Wednesday, August 30, 2006

Wine Spectator Online
April 30th, 2000

California's Cult Wines
Who they are and why they're red-hot


By James Laube

They flew north to Napa from Los Angeles and settled in for dinner at the restaurant Don Giovanni. They feasted on chef Donna Scala's sumptuous Italian cuisine, though they were there for more than just the food. It was Cabernet Sauvignon they were after--but not just any Cabernet. They were hunting for a high-flying bird of prey, and they found it. * This year, the group of 14 wine lovers outdid themselves, draining, among others, eight bottles of the exotic Screaming Eagle Cabernet Sauvignon Napa Valley 1996. At a cool $750 a bottle, the tab for the Screaming Eagle alone soared above $6,000. While that might make most heads spin, it happens more often than you might expect. Owner Giovanni Scala, Donna's husband, insists that it's just part of the madness surrounding the surge in popularity of California's "cult" wines. "It sounds crazy," he says with a laugh, "but they come here every year, looking for [Screaming Eagle]."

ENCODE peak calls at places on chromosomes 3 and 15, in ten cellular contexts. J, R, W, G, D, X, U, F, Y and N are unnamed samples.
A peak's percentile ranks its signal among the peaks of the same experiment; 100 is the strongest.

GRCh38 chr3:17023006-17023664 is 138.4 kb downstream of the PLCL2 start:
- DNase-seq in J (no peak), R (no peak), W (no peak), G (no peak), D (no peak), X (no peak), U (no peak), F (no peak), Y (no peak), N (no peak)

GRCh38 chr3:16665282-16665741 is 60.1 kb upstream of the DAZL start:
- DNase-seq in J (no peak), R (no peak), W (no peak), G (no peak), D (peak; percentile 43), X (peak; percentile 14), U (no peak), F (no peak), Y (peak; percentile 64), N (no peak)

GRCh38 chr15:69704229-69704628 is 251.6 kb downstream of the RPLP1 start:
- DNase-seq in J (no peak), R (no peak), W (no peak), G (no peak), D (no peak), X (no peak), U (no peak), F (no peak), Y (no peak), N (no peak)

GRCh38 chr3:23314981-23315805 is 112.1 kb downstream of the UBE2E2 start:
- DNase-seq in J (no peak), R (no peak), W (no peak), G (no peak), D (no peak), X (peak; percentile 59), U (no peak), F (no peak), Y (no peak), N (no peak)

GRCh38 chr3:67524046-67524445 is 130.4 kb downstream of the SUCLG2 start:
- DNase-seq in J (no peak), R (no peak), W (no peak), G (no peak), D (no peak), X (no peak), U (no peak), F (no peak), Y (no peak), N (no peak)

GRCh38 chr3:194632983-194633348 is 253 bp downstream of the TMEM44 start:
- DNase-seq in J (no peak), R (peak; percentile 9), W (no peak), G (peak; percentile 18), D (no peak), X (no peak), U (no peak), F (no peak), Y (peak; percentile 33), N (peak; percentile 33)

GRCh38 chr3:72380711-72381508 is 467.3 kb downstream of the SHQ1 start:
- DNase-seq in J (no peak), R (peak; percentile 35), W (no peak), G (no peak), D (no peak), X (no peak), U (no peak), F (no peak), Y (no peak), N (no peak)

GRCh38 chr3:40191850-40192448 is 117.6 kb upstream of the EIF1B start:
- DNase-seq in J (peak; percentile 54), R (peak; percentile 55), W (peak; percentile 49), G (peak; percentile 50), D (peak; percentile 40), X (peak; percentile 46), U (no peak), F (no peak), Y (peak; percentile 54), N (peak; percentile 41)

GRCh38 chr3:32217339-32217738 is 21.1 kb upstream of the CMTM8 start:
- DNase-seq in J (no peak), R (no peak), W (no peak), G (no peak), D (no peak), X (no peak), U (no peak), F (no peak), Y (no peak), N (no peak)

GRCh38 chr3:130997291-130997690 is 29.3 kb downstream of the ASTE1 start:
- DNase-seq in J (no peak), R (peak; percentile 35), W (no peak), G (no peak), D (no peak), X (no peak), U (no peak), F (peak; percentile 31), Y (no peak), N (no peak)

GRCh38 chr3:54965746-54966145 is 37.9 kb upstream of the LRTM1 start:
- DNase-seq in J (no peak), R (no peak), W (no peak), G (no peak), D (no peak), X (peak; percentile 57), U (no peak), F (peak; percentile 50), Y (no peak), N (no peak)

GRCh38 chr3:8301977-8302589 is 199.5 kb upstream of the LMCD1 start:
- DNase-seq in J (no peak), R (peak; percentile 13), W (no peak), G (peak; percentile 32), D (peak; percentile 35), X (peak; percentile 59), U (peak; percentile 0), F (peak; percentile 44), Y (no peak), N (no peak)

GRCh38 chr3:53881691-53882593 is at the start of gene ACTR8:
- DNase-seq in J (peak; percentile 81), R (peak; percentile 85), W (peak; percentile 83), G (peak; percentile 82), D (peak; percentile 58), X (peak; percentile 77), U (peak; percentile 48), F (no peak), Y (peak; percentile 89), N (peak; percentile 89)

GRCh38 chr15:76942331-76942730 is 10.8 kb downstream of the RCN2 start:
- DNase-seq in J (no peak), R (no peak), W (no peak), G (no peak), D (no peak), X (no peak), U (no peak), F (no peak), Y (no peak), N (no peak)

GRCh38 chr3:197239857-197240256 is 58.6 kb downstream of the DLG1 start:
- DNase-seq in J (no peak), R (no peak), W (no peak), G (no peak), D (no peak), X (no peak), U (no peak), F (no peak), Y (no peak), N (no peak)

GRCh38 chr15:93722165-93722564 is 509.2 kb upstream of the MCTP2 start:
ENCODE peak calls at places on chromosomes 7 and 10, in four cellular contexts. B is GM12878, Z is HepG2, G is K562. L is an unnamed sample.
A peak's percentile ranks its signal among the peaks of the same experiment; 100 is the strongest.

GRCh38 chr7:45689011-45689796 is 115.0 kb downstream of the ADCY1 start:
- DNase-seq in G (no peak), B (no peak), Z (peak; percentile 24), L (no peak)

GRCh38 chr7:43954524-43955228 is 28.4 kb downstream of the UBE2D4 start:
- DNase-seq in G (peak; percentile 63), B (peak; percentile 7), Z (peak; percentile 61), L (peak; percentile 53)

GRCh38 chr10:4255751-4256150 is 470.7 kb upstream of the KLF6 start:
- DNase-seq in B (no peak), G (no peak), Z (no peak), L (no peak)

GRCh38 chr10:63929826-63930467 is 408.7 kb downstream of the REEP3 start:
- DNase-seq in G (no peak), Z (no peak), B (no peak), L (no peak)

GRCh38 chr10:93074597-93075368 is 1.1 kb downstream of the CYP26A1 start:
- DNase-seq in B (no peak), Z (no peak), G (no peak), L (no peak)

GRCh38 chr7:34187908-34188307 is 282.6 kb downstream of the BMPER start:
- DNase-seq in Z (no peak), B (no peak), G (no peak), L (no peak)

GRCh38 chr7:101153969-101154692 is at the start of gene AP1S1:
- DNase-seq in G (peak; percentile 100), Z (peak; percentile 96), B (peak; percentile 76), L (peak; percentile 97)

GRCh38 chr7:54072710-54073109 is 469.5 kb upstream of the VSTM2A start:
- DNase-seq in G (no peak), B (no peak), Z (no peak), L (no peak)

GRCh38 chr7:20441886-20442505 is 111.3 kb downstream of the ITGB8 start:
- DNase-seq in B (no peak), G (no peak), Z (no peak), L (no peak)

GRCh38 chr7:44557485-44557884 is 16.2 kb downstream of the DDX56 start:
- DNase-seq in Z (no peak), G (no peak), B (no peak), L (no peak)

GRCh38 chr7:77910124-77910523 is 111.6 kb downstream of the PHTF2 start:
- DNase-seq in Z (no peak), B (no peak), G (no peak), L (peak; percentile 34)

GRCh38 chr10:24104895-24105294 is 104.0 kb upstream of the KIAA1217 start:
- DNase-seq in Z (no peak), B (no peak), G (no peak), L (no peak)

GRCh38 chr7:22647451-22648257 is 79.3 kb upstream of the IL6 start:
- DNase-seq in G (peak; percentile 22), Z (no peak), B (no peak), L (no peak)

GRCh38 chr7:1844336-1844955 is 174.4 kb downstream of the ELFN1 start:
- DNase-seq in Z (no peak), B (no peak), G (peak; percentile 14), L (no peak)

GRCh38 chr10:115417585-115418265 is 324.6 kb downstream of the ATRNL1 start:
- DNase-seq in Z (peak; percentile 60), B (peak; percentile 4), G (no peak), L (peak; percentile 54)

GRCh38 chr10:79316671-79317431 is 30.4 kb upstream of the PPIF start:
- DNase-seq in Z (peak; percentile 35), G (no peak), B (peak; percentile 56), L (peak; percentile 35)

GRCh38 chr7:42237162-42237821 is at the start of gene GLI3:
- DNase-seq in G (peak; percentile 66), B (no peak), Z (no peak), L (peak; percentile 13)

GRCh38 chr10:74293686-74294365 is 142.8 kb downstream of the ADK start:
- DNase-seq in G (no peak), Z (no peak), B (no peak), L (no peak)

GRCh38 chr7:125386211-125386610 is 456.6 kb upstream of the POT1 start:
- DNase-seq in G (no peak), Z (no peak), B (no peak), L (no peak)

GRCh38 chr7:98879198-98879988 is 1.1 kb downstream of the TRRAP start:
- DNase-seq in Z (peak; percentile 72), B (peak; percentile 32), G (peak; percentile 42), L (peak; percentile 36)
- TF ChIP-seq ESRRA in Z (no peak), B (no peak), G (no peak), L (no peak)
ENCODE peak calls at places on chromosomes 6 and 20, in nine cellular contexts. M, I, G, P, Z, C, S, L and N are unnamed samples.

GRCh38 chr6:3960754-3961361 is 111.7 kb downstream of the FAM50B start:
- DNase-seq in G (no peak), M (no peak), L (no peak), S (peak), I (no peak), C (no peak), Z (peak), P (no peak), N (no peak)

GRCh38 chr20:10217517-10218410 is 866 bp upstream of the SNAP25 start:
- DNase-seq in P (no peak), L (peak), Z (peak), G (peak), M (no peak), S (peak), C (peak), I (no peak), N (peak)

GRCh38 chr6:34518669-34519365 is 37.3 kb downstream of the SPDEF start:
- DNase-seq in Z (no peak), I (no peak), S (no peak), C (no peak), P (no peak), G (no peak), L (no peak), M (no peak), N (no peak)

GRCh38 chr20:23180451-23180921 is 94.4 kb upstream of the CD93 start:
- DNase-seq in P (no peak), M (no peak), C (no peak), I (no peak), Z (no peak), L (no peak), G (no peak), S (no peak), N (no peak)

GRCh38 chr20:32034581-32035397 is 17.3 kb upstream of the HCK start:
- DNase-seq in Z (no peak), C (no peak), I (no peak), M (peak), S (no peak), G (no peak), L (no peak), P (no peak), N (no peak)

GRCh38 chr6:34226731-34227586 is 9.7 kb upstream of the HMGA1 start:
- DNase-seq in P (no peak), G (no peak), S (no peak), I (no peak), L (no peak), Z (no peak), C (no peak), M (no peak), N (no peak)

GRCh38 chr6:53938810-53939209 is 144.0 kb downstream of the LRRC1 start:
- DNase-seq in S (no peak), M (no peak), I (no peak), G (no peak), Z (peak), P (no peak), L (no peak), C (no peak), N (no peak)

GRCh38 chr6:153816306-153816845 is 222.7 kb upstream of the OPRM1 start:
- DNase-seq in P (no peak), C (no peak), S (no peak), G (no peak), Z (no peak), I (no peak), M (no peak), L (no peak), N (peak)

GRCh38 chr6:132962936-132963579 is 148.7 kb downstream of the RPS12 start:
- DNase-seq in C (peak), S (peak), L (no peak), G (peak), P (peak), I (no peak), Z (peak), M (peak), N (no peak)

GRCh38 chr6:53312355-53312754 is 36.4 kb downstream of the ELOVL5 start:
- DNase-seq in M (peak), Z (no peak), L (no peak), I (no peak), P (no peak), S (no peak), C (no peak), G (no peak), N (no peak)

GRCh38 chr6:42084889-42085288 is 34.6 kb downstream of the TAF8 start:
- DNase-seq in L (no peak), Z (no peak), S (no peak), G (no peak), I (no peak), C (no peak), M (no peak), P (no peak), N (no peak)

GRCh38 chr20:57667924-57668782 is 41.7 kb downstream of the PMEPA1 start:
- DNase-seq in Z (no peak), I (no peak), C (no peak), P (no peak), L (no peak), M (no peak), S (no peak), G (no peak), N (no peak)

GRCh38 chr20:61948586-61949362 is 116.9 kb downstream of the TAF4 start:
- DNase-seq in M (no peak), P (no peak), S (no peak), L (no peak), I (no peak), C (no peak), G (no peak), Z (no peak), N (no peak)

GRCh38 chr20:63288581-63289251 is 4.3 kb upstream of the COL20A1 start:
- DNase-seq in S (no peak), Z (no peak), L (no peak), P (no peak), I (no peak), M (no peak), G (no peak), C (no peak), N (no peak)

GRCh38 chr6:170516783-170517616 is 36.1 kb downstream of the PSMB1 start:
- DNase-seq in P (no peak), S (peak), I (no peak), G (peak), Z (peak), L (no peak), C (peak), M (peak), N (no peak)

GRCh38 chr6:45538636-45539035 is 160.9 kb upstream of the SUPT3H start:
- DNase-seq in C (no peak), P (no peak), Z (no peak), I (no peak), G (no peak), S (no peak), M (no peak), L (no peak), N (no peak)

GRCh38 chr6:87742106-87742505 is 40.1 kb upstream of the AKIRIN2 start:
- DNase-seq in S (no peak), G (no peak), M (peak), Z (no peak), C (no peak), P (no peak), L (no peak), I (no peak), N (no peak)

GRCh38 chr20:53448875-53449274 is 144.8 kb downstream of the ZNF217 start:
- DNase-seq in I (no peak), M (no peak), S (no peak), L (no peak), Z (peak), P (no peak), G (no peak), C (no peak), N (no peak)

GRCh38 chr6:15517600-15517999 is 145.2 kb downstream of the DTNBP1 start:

Welcome to the brave new world of California cult wine, a 1990s phenomenon that still has collectors in a frenzy. The cult wines are rare and majestic. They have received glowing reviews, glorious accolades and stratospheric scores. The typical example is a Napa Valley Cabernet from a single small vineyard capable of producing only a limited number of bottles. Often made by California's cutting-edge winemakers, these wines sell for high prices and are marketed via exclusive mailing lists. Also, they have set the auction market on fire with sizzling prices.

Today, the inner circle of California's top cults encompasses nine wines. The current lineup includes eight Napa Valley Cabernets: Araujo Eisele Vineyard, Bryant Family Vineyard, Colgin, Dalla Valle Maya, Grace Family Vineyards, Harlan Estate, Screaming Eagle and Shafer Hillside Select. There's also one Chardonnay: Marcassin.

Because they are a prized few--and so many seek them out--California's cult wines have been driving collectors to extremes, pushing prices well beyond the means of most buyers. As the roaring '90s came to an end, California's cult wines were hotter than ever, with the most cherished wines selling for record prices.

Are they worth it? Yes and no. If you're among the fortunate few who are able to buy the wines directly from the wineries at prices ranging from $50 to $125 a bottle, the cost may seem high--but not as high as a great Chteau Margaux, Chteau d'Yquem or Domaine de la Romane-Conti. But if you seek them out on the open market, be prepared for sticker shock. The demand is so great for these wines that they regularly garner five to 10 times their release prices at auction. It's one thing to pay thousands of dollars for a rare vintage of chteaus Ptrus or Le Pin, wines that are renowned for aging for decades. It's quite another to pay comparable prices for what most of the wine trade considers to be unproven upstarts.